Friday, 28 November 97 Washington, DC
1. **BROOKHAVEN: BATELLE-STONY BROOK TEAM WILL OPERATE LAB.**
On Tuesday, DOE announced that Brookhaven Science Associates, a team
led by the Batelle Memorial Research Institute of Columbus, Ohio,
and the State University of New York at Stony Brook, will operate
the laboratory. Core universities associated with BSA include
Columbia, Cornell, Harvard, MIT, Princeton and Yale. The new team
will take over operations in 60 days, with a five year contract.
It was clear that BSA was favored by most of the laboratory
scientists. The presidents of both Stony Brook and Batelle had
previously stated that restarting the fast-flux beam reactor
would be a high priority if BSA were chosen
(WN 1 Aug 97). BSA
picked John Marburger, a former President of Stony Brook, to be
Director. He is highly experienced. During construction of the
SSC, Marburger was chair of the Board of Trustees of Universities
Research Association, which managed the ill-fated project.
2. GRAMM-LIEBERMAN: APS OFFICIALLY ENDORSES DOUBLING BILL.
The joint statement agreed to by 106 scientific, engineering and math
organizations (WN 24 Oct 97)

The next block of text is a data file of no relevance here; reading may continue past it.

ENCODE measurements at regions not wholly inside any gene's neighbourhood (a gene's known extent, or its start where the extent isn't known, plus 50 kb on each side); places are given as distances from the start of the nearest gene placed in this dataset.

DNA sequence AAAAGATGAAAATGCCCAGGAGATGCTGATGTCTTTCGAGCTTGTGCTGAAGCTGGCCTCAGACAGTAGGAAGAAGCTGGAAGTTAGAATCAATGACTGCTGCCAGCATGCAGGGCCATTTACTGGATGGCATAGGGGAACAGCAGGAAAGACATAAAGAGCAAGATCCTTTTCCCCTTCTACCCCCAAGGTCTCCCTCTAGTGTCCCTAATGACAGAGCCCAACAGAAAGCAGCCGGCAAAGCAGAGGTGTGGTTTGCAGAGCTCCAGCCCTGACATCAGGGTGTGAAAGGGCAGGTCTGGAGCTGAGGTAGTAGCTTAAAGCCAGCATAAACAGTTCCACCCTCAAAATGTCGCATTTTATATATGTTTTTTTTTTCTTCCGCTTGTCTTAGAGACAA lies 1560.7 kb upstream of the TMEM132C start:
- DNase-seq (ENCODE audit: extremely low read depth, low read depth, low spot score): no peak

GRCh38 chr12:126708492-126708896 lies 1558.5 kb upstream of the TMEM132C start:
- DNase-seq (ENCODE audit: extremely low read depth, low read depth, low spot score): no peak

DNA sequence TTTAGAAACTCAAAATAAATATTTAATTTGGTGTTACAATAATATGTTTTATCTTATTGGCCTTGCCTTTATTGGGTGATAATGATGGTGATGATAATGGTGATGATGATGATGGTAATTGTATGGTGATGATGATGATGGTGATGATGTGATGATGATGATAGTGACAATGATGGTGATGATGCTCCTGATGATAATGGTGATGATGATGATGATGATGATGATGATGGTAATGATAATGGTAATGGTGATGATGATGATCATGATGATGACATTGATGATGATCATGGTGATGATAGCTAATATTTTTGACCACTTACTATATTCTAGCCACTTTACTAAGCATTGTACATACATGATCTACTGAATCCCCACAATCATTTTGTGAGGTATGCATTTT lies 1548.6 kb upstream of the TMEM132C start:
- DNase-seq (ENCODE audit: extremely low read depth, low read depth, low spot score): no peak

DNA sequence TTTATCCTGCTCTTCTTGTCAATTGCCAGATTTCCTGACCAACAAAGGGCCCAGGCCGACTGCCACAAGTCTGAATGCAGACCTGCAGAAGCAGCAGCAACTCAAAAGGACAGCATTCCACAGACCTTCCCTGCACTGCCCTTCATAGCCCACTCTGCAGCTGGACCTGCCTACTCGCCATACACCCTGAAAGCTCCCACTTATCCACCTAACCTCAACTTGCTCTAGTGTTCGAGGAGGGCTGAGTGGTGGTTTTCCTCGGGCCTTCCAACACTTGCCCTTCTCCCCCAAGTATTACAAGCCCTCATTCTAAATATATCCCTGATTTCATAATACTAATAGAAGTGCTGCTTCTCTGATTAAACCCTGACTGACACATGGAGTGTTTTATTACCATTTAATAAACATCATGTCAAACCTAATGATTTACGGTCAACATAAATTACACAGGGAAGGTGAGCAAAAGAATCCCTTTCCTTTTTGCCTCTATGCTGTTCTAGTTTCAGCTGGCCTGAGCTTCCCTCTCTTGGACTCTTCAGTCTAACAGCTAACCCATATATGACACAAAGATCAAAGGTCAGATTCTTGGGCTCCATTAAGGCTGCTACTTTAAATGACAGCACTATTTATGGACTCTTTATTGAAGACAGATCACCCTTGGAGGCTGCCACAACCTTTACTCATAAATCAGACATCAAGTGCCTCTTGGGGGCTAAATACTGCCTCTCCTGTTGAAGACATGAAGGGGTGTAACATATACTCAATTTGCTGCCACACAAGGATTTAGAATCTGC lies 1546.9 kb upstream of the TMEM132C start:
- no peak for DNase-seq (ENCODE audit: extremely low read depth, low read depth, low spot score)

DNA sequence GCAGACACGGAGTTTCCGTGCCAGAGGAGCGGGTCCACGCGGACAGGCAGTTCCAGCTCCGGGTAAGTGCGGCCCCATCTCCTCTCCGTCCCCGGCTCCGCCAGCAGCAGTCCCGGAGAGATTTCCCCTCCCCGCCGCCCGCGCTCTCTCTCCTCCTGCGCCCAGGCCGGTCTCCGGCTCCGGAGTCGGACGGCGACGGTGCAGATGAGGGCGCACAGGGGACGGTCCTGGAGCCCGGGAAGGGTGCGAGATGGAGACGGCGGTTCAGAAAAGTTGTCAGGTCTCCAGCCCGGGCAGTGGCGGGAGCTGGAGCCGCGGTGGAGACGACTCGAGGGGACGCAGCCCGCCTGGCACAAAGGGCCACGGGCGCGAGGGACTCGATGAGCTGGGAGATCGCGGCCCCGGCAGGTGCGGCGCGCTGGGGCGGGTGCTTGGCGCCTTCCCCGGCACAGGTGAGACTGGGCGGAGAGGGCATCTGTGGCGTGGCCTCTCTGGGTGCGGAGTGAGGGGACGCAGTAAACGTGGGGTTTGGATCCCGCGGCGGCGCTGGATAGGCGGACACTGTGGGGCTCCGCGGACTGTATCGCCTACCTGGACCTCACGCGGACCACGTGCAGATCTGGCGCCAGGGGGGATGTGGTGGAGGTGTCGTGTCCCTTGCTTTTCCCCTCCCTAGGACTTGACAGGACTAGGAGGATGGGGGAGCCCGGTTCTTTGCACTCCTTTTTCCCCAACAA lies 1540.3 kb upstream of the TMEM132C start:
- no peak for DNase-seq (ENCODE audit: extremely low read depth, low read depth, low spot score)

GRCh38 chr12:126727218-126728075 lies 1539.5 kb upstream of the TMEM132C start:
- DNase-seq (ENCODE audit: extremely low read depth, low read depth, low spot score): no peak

endorsed the goals of the bipartisan
National Research Investment Act (S.1305), but stopped short of
actually endorsing the bill itself. Saturday, the APS Executive
Board endorsed the Gramm-Lieberman bill unanimously, erasing any
doubt about where the APS stood. Gramm and Lieberman believe
they can round up the 51 co-sponsors needed to ensure passage in
the Senate. The bill calls for doubling science funding in ten
years. So far, however, there is no equivalent bill in the House.
3. RADIOACTIVE LEAKS: HANFORD WASTE SHOWS UP IN GROUND WATER.
The minuscule tritium leak from the reactor at Brookhaven, which
led to a change in management, is nothing compared to leaks at
the Hanford reservation on the other side of the continent, where
67 of 177 storage tanks are leaking really bad stuff. Traces are
now reported to be showing up in groundwater. The concern is
that it could eventually reach the Columbia River. Batelle, which
now worries about leaks at Brookhaven, is a Hanford contractor.
4. OOPS: NIF IS NOT THAT EXPENSIVE.
Last week WN referred to the "$4.7B National Ignition Facility
at LLNL" (WN 21 Nov 97). That
was taken from the press release issued by Rep. Woolsey. It's a
few billion higher than the official figure.
5. ACUPUNCTURE: CRITICS CHARGE NIH CONSENSUS PANEL WAS STACKED.
An article in U.S. News and World Report points out that not only
was the 12-member panel packed with people who make a living from
sticking needles in others, the chair heads the University of
Maryland-Baltimore, which got more than $1M from the Office of
Alternative Medicine to study acupuncture. The panel was chosen
by a committee headed by the former director of an acupuncture
research foundation. All 25 speakers were believers
(WN 7 Nov 97).